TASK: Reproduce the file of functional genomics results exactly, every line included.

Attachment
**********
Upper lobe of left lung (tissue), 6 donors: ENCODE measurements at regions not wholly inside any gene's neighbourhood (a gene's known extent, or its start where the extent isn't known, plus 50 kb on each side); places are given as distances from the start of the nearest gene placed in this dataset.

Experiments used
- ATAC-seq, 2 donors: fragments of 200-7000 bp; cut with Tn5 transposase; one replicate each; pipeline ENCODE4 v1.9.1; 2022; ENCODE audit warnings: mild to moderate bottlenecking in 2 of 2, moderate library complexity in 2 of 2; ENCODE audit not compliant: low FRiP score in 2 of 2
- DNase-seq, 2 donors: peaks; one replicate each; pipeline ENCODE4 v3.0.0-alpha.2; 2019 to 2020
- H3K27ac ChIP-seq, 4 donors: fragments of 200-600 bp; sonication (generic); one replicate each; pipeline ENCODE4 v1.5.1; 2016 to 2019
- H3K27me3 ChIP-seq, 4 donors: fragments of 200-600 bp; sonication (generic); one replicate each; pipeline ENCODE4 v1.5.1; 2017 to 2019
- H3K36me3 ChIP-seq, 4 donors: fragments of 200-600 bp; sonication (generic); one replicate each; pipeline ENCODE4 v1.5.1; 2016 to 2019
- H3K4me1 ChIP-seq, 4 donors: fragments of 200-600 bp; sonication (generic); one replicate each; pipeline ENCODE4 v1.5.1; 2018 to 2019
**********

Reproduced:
Upper lobe of left lung (tissue), 6 donors: ENCODE measurements at regions not wholly inside any gene's neighbourhood (a gene's known extent, or its start where the extent isn't known, plus 50 kb on each side); places are given as distances from the start of the nearest gene placed in this dataset.

Experiments used
- ATAC-seq, 2 donors: fragments of 200-7000 bp; cut with Tn5 transposase; one replicate each; pipeline ENCODE4 v1.9.1; 2022; ENCODE audit warnings: mild to moderate bottlenecking in 2 of 2, moderate library complexity in 2 of 2; ENCODE audit not compliant: low FRiP score in 2 of 2
- DNase-seq, 2 donors: peaks; one replicate each; pipeline ENCODE4 v3.0.0-alpha.2; 2019 to 2020
- H3K27ac ChIP-seq, 4 donors: fragments of 200-600 bp; sonication (generic); one replicate each; pipeline ENCODE4 v1.5.1; 2016 to 2019
- H3K27me3 ChIP-seq, 4 donors: fragments of 200-600 bp; sonication (generic); one replicate each; pipeline ENCODE4 v1.5.1; 2017 to 2019
- H3K36me3 ChIP-seq, 4 donors: fragments of 200-600 bp; sonication (generic); one replicate each; pipeline ENCODE4 v1.5.1; 2016 to 2019
- H3K4me1 ChIP-seq, 4 donors: fragments of 200-600 bp; sonication (generic); one replicate each; pipeline ENCODE4 v1.5.1; 2018 to 2019